CMSC/MADD 23220: Inventing and Engineering Interactive Devices
(also nicknamed by previous students as "hci engineering")

News & Announcements

Final projects
Congrats on your final projects, we were proud to see the wearables you engineered in this class!

Published by Pedro Lopes on May 27 2022

Pong tournament
Congrats on your pong games!
Published by Pedro Lopes on Apr 25 2022

Class hours
Lectures happen on Mondays 2:30pm–5:20pm in CSIL 5; office hours happen on 3:00pm-5:00pm at CSIL 5.
Published by Pedro Lopes on Mar 28 2022

Welcome to the "HCI engineering" class (see your inbox for your welcome email with instructions for the first week). Questions?
Published by Pedro Lopes on Mar 28 2022


In this class we build I/O devices, typically wearable or haptic devices. These are user-facing hardware devices engineered to enable new ways to interact with computers. In order for you to be sucessful in building your own I/O device we will: (1) study and program 8 bit microntrollers, (2) explore different analog and digital sensors and actuators, (3) write control loops and filters, (4) explore sretchable and fabric based electronics, (5) learn how to approach invention, and (6) apply I/O devices to novel contexts such as Virtual Reality and Haptics.

Expected workload

You will: solve weekly assignments (programming, soldering, circuit design, hardware design, signal processing) and one (hard) final project, in which you build your own standalone I/O device (a wearable or haptics device).


This class requires CMSC 15400 or equivalent. This class is best suited for undergraduates from 2nd year onward. It is possible to take this class as a graduate via petition.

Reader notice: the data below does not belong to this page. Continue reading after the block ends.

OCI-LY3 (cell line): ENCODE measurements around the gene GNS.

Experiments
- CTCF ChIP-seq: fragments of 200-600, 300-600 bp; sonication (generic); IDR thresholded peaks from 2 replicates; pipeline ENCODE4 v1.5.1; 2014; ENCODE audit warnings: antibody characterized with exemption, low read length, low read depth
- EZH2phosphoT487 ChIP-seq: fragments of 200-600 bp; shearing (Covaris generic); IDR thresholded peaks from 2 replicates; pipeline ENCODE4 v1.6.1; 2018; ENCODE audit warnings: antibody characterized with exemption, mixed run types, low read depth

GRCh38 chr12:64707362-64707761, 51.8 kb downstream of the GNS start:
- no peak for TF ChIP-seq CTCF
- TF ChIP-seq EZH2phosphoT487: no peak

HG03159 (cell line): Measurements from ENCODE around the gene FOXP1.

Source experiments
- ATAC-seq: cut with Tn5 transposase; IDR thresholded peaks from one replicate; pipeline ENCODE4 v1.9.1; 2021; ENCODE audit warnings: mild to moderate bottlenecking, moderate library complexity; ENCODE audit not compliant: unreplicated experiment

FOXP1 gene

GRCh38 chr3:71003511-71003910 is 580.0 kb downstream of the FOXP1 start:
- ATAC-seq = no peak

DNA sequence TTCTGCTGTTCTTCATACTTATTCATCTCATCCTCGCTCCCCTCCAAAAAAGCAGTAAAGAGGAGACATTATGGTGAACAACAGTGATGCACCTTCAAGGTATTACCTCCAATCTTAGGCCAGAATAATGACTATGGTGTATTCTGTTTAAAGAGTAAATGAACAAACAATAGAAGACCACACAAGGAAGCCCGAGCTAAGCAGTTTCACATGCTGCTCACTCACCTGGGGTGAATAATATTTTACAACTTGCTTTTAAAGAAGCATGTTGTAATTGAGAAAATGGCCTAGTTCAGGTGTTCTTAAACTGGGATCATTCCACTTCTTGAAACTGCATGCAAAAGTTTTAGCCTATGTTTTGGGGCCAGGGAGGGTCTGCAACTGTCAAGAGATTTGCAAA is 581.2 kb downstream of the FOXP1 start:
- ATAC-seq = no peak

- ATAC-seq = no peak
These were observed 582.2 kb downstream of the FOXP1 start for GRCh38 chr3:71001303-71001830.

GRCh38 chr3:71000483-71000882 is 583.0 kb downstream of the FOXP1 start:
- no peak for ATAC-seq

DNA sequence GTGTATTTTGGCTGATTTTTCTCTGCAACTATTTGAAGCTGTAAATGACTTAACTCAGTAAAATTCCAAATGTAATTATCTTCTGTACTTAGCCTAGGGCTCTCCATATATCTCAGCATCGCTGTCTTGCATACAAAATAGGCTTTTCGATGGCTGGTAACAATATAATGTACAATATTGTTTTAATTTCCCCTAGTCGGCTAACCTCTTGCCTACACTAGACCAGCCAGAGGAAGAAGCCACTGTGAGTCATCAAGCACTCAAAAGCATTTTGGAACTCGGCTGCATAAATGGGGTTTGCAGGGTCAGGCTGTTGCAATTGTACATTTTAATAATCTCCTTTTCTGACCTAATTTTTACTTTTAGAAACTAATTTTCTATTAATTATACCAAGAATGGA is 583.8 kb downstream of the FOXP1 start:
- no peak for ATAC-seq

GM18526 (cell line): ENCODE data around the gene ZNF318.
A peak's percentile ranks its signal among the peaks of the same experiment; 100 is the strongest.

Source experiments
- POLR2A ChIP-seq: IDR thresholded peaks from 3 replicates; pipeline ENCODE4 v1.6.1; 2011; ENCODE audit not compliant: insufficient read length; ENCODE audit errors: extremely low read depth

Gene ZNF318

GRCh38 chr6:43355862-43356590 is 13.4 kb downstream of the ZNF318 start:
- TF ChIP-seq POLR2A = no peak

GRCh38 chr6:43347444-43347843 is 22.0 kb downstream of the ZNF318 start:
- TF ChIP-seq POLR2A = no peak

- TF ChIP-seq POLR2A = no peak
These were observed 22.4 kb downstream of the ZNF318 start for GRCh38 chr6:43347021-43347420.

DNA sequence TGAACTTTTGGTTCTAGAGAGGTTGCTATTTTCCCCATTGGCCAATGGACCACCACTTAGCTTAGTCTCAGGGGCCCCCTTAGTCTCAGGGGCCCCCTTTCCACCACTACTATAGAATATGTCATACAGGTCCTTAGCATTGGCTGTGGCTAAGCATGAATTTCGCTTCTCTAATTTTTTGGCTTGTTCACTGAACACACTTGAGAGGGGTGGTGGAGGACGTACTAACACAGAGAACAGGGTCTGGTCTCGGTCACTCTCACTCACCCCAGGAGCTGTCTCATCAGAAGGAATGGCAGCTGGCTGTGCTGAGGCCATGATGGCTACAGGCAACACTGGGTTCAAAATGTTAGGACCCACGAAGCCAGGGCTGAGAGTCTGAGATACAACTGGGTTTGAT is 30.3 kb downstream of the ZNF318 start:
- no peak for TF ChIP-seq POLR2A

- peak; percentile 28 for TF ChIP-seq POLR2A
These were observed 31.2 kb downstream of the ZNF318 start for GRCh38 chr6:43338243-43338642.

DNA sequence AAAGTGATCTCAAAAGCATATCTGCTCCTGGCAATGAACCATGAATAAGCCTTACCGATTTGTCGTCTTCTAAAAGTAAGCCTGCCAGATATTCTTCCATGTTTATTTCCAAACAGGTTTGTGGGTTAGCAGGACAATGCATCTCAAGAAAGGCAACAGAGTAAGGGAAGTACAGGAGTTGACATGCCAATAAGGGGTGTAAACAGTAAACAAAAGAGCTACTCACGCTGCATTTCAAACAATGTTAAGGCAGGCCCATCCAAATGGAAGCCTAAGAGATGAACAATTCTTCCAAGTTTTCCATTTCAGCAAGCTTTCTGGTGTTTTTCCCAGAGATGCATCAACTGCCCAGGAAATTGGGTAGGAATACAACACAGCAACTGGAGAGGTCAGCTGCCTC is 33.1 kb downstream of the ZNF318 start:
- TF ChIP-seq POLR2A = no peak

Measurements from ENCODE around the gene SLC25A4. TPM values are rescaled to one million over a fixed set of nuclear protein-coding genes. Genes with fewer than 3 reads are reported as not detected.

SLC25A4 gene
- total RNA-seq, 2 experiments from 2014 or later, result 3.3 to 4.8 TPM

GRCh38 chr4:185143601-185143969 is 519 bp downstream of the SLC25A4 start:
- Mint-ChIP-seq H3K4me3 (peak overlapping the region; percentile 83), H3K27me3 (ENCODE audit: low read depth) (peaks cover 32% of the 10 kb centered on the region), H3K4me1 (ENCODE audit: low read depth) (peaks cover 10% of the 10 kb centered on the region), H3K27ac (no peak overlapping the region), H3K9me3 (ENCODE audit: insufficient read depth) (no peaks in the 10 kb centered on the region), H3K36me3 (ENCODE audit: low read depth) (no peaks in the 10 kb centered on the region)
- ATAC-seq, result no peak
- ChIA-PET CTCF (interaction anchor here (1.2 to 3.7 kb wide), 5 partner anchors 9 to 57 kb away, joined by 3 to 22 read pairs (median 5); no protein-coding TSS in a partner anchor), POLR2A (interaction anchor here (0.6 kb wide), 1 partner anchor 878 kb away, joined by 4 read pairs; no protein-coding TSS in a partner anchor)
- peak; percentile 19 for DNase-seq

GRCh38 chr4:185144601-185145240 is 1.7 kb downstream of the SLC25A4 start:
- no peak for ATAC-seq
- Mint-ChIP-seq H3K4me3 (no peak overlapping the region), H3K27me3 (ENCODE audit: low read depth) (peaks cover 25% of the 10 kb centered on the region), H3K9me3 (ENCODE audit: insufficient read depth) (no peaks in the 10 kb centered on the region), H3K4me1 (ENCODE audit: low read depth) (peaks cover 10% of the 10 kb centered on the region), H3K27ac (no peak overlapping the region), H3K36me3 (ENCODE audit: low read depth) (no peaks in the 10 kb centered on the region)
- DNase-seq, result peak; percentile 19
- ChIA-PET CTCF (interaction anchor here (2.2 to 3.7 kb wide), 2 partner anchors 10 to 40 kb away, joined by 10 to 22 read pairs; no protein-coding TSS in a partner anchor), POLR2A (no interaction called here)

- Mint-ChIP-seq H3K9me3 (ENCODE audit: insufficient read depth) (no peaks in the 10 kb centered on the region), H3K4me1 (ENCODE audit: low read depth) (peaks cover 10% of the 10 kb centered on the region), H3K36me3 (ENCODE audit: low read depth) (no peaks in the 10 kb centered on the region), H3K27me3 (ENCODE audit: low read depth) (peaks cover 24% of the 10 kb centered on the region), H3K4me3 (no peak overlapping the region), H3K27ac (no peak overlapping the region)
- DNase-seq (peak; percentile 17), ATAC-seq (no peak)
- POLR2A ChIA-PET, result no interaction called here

Class time and place

This class meets 2 times a week, as follows: (1): Monday at 15:30 (a 80 mins lecture) at JCL292; (2): Thursday at 15:30 (a 80 mins lecture) at JCL292;


This course was developed by Pedro Lopes. All teaching materials in this class, including course slides, homeworks, assignments, practice exams and quizzes, are copyrighted. Reproduction, redistribution and other rights solely belong to the instructor. In particular, it is not permissible to upload any or part of these materials to public or private websites without the instructor's explicit consent. Violating this copyright policy will be considered an academic integrity violation.


The University of Chicago has formal policies related to academic honesty and plagiarism. We abide by these standards in this course. Depending on the severity of the offense, you risk being dismissed altogether from the course. All cases will be referred to the Dean of Students office, which may impose further penalties, including suspension and expulsion. In addition, we expect that everyone handles their fellow students and staff members with respect, following the norms of proper behavior by members of the University of Chicago community.


If you have a impariment of any kind please communicate it to the instructor and you will do the best to accomodate it, e.g., you will be provided with the suitable course materials.